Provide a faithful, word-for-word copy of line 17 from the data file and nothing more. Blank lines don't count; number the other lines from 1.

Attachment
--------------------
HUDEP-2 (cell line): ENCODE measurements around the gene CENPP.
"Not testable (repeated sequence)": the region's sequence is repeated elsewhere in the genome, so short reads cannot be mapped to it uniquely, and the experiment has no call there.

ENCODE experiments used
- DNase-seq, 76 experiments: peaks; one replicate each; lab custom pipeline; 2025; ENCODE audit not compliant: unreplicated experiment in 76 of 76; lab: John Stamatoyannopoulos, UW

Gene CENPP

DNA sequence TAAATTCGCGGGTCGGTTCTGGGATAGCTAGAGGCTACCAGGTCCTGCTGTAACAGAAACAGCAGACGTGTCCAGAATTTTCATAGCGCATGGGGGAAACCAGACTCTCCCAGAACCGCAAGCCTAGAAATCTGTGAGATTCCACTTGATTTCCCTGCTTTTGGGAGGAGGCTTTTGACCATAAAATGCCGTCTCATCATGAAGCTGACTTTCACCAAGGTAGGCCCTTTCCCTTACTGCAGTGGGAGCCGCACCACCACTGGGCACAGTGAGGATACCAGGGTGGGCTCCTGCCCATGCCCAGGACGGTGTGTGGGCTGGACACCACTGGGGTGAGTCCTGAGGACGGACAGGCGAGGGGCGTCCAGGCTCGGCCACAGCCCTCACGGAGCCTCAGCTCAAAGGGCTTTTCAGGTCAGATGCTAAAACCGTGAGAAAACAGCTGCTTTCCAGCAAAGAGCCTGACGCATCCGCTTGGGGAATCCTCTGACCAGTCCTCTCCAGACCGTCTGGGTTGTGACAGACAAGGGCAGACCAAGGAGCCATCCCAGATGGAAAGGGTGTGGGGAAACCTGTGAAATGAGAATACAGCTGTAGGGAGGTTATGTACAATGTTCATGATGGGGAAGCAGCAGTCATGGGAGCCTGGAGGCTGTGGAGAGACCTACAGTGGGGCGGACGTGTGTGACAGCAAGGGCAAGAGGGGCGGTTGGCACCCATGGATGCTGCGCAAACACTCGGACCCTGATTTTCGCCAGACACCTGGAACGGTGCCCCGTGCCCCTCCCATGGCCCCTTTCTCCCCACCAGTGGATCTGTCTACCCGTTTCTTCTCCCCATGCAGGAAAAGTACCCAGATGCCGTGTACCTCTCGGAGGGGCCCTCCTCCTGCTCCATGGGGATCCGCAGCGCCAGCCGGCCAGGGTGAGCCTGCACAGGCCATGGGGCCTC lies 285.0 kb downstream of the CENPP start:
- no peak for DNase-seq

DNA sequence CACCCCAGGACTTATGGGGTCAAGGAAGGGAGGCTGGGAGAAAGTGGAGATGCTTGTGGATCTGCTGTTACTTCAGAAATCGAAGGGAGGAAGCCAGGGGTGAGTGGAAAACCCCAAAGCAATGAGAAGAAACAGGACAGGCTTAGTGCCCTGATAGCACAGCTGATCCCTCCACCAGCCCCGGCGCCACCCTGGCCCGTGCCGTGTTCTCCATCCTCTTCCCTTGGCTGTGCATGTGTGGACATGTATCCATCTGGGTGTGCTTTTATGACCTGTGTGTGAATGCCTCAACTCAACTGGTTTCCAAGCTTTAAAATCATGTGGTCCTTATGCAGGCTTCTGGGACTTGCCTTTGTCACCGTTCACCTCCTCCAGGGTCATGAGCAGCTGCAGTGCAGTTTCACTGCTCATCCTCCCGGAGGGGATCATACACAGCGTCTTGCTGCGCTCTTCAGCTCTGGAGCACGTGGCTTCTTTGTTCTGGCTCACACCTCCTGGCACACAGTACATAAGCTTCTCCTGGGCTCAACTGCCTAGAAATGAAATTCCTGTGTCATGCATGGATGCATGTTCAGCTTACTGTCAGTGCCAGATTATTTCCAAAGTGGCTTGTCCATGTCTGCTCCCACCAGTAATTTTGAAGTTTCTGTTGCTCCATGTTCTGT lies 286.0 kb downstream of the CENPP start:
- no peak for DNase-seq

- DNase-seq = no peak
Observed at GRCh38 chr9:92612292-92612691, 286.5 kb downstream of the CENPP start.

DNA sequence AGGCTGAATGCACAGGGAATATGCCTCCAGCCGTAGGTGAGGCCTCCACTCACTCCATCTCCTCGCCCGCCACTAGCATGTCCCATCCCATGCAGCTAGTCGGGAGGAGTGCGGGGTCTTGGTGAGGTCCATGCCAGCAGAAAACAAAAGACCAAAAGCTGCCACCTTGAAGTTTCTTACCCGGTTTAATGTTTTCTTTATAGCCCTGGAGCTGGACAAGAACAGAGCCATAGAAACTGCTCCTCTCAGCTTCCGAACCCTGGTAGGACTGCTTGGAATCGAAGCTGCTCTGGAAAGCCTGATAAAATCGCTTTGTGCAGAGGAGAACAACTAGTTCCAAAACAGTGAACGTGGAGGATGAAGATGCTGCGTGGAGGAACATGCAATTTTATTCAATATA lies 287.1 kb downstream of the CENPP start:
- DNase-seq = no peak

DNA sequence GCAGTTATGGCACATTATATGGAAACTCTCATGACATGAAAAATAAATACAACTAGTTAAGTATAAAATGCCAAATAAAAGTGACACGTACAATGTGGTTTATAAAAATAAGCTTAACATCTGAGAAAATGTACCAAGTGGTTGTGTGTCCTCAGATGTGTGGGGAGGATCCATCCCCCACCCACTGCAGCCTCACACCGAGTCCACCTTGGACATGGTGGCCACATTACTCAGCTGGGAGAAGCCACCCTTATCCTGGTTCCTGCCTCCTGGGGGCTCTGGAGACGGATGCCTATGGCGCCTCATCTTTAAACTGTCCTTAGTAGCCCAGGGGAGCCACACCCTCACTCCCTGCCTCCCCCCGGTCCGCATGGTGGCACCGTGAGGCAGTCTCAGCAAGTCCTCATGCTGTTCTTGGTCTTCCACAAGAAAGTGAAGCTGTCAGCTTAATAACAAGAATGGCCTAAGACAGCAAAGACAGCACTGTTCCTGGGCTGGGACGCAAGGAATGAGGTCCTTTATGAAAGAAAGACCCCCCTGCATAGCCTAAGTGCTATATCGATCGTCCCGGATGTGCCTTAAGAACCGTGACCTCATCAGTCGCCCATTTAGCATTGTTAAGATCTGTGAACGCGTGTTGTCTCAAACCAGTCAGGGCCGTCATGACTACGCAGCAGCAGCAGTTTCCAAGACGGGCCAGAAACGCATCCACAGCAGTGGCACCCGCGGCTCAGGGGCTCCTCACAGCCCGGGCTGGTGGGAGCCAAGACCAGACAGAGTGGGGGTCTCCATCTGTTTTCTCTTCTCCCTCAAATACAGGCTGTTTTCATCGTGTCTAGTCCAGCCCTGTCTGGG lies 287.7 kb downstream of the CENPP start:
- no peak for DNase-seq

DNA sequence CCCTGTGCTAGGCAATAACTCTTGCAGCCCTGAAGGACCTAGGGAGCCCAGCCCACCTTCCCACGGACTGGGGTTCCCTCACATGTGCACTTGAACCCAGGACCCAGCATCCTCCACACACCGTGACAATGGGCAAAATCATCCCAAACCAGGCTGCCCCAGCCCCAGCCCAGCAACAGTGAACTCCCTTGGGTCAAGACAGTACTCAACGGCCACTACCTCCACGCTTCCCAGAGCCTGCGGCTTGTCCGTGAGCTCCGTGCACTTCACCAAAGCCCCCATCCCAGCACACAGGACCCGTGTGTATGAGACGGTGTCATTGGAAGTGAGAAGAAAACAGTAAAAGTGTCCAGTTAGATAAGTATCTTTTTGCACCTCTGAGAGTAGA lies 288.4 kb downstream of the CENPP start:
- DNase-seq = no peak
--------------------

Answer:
- DNase-seq = no peak